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DNA –> RNA –> Protein (in greater detail)

I emphasize the importance of ‘the central dogma’Image pretty regularly throughout the semester in General Biology. This idea represents one of the core theories of biology and helps to explain an enormous amount about life. This ‘dogma’ explains how the information contained in DNA is replicated prior to cell division – and used to make drafts of that information (RNA) that can guide the construction of proteins that get the work of the cell done.

In the current unit, we are expanding this theory and examining the processes and the molecules they create more closely. Fortunately, each of these processes is elegantly illustrated in a set of animations available on the HHMI website.

The first video presents a model of replication. The model (as shown) is correct in its idea, but is not intended to be a model of HOW replication occurs, only how, in the words of Watson and Crick, “… [T]he specific pairing we have postulated immediately suggests a possible copying mechanism for the genetic material.”

http://www.hhmi.org/biointeractive/media/DNAi_replication_schematic-lg.mov

The actual mechanism of DNA replication is complicated by the anti-parallel arrangement of the paired DNA strands and the fact that DNA Polymerase, the enzyme responsible for copying the DNA, can work only in one direction.

The action of the DNA polymerase, along with some additional enzymes (Helicase and Ligase) is illustrated mechanistically in the following animation:

http://www.hhmi.org/biointeractive/media/DNAi_replication_vo2-lg.mov

Screen Shot 2013-04-30 at 6.36.15 PMOnce DNA is replicated, during S Phase of the cell cycle, the cell is ready to divide and provide one complete copy of the DNA to each of the two daughter cells. In this way, DNA replication allows for the continuity of genetic information from one generation (of cells or whole organisms) to the next.

Throughout the cell’s life, it is necessary to produce proteins to accomplish the work of that particular cell. Again, the information contained in the DNA is copied, this time to a messenger RNA (mRNA) strand, and the instructions to make the protein are carried into the cytoplasm. This process, called Transcription, is carried out primarily by the enzyme, RNA polymerase, as illustrated below:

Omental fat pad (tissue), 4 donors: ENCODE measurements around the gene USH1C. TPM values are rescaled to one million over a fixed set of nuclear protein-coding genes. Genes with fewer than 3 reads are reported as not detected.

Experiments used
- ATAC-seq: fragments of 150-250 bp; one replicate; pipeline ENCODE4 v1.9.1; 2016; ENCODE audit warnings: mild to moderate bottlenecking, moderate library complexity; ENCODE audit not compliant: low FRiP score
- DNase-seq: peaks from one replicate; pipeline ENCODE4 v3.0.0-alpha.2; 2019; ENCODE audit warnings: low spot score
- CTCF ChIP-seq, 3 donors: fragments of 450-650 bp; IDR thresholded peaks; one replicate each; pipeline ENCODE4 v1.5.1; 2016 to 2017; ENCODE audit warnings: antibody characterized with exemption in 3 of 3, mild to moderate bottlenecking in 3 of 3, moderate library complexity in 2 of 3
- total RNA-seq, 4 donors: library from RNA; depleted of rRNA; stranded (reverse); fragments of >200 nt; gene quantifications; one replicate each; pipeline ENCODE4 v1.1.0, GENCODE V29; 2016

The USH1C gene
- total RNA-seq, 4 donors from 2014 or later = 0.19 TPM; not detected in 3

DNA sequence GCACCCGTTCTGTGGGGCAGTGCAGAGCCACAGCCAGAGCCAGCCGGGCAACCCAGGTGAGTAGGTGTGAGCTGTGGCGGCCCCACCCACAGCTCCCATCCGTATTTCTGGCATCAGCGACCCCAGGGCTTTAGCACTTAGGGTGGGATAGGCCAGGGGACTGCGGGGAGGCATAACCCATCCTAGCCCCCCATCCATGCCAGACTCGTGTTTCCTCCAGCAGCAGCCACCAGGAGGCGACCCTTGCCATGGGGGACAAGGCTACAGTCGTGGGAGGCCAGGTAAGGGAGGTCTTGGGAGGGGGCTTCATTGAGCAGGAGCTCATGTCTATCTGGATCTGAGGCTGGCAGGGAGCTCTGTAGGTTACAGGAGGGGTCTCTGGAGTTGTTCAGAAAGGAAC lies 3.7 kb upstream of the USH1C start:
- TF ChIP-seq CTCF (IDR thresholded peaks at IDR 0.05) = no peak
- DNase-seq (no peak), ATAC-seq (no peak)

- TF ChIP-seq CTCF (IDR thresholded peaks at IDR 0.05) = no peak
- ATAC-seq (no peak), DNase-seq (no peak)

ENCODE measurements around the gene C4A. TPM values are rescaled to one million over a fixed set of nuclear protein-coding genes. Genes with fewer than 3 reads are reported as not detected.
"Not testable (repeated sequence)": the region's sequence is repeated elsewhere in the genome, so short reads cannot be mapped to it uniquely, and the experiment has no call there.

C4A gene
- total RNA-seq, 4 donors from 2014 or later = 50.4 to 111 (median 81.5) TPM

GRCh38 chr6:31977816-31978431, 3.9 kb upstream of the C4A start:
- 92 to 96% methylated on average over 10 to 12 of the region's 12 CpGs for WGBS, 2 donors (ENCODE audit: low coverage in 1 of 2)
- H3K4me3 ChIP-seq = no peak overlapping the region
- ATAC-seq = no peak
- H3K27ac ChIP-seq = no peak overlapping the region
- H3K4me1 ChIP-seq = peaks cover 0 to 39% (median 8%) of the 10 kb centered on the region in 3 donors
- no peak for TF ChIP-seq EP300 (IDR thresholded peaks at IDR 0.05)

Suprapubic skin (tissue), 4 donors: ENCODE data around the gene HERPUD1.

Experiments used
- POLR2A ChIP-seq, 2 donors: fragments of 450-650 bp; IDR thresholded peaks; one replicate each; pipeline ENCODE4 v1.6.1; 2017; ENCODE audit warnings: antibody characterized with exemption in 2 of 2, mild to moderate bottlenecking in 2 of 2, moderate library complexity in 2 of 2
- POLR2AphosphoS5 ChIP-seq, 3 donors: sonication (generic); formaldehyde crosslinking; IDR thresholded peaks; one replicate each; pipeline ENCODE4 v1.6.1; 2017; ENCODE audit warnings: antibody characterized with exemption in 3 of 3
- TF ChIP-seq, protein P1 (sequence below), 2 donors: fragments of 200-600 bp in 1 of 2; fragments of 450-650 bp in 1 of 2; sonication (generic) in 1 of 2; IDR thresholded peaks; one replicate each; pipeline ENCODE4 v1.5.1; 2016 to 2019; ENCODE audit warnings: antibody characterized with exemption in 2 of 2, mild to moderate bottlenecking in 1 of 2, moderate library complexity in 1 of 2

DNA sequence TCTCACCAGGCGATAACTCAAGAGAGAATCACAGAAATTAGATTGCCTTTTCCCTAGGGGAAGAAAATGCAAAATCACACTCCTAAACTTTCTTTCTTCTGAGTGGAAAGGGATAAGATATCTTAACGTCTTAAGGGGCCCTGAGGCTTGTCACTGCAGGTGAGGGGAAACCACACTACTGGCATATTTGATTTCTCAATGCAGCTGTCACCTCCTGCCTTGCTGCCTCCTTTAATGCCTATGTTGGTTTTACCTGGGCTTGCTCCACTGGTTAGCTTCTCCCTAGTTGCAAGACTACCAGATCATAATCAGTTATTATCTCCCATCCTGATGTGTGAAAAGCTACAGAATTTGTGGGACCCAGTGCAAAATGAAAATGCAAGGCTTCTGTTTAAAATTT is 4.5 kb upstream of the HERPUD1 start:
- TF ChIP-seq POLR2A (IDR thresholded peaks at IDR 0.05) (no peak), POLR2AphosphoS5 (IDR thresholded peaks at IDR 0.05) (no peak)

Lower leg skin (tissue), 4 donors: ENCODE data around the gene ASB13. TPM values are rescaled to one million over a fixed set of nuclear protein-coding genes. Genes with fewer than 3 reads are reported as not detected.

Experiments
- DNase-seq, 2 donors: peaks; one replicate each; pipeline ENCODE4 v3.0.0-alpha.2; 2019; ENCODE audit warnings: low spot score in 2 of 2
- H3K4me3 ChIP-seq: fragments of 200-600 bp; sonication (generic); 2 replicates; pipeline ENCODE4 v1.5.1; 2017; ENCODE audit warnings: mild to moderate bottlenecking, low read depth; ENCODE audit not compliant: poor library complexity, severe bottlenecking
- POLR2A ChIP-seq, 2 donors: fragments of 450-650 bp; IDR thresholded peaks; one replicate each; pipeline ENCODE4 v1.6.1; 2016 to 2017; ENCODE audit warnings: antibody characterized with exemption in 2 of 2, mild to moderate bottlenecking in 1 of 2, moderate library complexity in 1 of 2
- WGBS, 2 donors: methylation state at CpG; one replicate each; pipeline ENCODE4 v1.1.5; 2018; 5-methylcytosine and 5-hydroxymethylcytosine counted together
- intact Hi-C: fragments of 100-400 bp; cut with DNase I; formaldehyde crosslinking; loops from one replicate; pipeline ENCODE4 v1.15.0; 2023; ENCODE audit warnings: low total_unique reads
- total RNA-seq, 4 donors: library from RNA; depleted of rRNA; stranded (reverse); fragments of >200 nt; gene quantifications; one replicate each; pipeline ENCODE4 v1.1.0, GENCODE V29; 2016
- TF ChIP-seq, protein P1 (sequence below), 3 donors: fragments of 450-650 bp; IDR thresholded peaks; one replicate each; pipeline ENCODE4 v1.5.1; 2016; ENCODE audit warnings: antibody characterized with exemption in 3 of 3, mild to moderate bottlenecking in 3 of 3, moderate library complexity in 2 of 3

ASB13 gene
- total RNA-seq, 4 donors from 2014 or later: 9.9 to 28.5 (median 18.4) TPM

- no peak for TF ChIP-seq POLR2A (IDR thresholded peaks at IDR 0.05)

http://www.hhmi.org/biointeractive/media/DNAi_transcription_vo2-lg.mov

Once an mRNA is constructed, it is transported from the nucleus (where the DNA resides) into the cytoplasm. There, a Ribosome will coordinate the recruitment of transfer RNAs (tRNA) bearing specific Amino Acid building blocks called for to synthesize the protein. This process, called translation, is illustrated by HHMI below:

http://www.hhmi.org/biointeractive/media/DNAi_translation_vo2-lg.mov

 
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Posted by on April 29, 2013 in Uncategorized

 

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Wired Article about EteRNA

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Citizen Scientists

I forgot… I meant to post a link to an article written in Wired magazine about the EteRNA RNA folding game. It’s an interesting look into how crowdsourcing is beginning to make inroads into science and how clever gamification turns readers into players and puts them to work on deciphering some of the largest data-heavy / problem-solving questions in science. Find that article here, or you can also find the actual magazine at FSCC in the hallway magazine shelf.

 
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Posted by on November 26, 2012 in Uncategorized

 

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EteRNA

I meant to mention in class that I wanted anyone who is interested to check out EteRNA¬†online¬†over the holiday. We are going to be talking about DNA, RNA and Proteins again in chapter 25 and EteRNA is an interesting game that gives players a look into the world of RNA folding. I will mention this again in class this week, but if anyone wants to check it out, I will award a ’10’ on the chapter 25 quiz to the player with the highest score by that time.

 
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Posted by on November 25, 2012 in Uncategorized

 

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